WATERVILLE — A city review has found an officer “acted within policy” when he fatally shot a Hartland man in February, while also recommending that the police department consider purchasing body cameras for future use.

Waterville Police Chief Joseph Massey released the department’s incident review team report Friday evening, saying there would be no further comment by police about the report until the Attorney General’s Office has completed its investigation of the fatal shooting.

Killed in the Feb. 11 shooting was Eric J. Porter, 32, who reportedly had charged at a police cruiser with a knife before he was shot by police Officer Paul Heath, 26. Heath, who has been on the police force for 3 1/2 years, was placed on paid administrative leave following the shooting, as is standard procedure.

The report, which contains large sections that have been redacted, says police originally responded to the area of the Best Western Plus Hotel on upper Main Street for a report “of a man who was in the parking lot confronting patrons with a big knife.” After a “prolonged interaction” with the man, later identified as Porter, police tried to deescalate the situation and used “multiple deployments of nonlethal weapons.”

Massey previously said that Porter charged at a police cruiser while brandishing the knife and ran across Main Street and up the northbound exit ramp of Interstate 95 and onto the highway. Officers found Porter sitting on a guardrail still holding the knife and police couldn’t persuade him to surrender, Massey said previously.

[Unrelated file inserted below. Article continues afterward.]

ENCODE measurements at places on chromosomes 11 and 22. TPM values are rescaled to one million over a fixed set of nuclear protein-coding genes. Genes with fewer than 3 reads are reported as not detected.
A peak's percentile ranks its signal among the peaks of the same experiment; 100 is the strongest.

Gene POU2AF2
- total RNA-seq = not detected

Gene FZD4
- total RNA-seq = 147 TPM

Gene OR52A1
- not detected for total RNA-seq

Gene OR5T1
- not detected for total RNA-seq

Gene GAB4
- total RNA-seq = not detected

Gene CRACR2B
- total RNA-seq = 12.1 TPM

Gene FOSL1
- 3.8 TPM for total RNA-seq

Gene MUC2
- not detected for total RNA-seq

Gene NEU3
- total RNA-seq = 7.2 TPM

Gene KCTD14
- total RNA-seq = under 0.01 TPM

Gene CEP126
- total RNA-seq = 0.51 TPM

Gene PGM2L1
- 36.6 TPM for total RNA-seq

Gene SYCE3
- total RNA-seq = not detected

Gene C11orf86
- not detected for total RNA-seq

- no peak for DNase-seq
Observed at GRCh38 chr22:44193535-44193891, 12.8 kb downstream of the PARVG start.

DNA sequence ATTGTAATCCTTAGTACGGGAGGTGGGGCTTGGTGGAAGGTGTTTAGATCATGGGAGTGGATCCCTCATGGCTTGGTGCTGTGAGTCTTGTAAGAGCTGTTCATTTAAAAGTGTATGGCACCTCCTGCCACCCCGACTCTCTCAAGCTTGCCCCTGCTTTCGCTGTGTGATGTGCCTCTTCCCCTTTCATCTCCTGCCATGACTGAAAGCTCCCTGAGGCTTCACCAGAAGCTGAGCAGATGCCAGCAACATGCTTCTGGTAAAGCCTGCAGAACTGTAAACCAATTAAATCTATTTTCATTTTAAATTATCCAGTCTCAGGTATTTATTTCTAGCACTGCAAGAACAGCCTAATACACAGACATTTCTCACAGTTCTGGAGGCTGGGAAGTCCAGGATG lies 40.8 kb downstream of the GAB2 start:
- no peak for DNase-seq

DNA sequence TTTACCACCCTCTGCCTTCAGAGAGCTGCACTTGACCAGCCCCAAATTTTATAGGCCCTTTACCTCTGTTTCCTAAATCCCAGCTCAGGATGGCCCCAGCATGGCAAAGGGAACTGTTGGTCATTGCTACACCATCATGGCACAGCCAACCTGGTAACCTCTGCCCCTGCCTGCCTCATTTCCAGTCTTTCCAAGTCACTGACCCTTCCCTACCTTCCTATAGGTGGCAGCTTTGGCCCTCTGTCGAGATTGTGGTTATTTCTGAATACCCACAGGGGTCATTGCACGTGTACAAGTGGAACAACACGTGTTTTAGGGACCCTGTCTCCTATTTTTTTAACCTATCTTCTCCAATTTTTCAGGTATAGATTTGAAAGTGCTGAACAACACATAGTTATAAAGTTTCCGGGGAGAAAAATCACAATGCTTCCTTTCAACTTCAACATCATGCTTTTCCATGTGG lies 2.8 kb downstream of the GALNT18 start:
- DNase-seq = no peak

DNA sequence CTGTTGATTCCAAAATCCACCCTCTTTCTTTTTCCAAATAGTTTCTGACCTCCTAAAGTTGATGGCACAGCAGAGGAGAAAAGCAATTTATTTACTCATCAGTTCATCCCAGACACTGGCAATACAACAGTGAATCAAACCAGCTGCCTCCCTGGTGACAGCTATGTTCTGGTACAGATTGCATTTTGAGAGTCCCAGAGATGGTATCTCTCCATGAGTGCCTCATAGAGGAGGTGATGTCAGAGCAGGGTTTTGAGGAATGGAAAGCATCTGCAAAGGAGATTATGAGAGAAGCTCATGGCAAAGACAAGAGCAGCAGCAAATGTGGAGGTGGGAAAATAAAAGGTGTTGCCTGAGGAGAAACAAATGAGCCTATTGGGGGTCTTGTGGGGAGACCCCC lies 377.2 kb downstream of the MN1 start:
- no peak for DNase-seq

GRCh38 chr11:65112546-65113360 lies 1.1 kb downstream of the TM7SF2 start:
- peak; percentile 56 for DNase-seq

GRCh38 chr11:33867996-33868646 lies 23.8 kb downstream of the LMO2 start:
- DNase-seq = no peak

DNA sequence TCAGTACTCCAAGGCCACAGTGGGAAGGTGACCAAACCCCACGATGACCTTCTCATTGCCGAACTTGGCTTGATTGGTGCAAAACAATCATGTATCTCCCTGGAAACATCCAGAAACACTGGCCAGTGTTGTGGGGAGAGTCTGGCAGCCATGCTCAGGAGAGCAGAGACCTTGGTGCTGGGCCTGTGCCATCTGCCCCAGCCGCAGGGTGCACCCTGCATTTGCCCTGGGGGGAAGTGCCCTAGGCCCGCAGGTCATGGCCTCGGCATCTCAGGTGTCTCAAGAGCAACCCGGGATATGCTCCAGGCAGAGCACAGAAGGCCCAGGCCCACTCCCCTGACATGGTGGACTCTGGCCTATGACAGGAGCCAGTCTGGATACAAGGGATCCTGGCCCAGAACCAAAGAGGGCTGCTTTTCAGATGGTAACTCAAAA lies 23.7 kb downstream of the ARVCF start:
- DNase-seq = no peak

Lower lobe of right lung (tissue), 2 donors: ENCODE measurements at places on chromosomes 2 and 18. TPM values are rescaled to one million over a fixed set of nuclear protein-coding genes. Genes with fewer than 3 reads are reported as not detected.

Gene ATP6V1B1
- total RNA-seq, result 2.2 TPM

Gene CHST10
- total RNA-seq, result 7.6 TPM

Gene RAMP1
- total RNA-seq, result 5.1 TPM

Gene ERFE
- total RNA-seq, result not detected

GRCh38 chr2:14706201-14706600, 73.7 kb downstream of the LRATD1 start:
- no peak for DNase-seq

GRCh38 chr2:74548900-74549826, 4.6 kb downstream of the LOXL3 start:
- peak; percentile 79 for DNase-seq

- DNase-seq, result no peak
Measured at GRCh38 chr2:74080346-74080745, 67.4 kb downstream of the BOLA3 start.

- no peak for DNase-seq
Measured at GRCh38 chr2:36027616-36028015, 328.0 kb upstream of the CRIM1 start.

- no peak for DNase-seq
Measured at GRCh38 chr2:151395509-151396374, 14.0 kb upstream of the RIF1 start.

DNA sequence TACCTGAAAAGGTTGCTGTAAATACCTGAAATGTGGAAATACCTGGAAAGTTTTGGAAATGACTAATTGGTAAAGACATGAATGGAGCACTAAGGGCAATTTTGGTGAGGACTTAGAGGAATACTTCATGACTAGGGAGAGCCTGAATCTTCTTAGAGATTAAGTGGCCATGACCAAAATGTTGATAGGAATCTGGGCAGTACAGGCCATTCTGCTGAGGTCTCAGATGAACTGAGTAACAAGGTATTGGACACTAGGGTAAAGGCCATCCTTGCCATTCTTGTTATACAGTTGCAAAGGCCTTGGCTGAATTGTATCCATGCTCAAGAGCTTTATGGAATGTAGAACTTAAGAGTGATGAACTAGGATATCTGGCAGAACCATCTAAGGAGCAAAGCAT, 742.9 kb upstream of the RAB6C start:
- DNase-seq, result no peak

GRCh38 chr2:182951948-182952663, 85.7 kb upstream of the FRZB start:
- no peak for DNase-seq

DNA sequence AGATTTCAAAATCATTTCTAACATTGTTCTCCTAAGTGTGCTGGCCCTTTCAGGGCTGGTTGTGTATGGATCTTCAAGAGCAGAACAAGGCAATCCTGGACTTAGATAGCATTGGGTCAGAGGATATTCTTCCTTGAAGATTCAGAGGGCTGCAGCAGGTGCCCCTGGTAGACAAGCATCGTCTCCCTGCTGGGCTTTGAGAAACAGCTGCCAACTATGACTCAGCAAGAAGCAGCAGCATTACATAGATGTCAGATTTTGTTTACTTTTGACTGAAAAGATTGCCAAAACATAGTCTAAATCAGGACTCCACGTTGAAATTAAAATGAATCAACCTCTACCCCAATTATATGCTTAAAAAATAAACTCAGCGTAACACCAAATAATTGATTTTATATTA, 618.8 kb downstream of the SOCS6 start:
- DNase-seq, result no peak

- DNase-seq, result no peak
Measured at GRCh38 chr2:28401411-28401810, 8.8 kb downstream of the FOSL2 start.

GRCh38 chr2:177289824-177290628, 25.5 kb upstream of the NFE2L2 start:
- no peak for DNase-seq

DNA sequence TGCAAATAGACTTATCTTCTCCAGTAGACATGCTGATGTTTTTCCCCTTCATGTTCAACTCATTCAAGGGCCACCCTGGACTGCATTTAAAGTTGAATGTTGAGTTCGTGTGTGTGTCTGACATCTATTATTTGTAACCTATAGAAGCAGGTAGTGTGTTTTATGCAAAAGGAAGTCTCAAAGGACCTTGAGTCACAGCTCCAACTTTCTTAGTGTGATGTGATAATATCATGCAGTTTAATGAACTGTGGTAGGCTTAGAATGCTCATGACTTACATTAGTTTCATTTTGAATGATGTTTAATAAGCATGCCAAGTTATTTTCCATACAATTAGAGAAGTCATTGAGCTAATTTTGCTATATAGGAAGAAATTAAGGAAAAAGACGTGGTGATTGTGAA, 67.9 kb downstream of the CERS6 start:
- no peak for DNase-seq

Ultimately, Heath fired his handgun twice at Porter, according to the review, and one shot struck the man, killing him.


The review found that Heath was trained properly in the use of force, and indicates that PepperBall spray and a Taser stun gun were used by police, although their use was “not successful in this instance.” Heath’s 9mm Glock handgun was functioning properly, the review found.

The committee that reviewed the incident also discussed how “body/cruiser cameras would have been useful in his situation,” according to the report, and that “it might be beneficial for future investigations for the department to pursue the purchase of body cameras.”

“However, it was noted that body cameras would not have made a difference in the outcome of this incident,” the report states.

In conclusion, the review found “Officer Heath acted within policy and that those policies were adequate for the incident.”

Related Headlines

Comments are not available on this story.

filed under: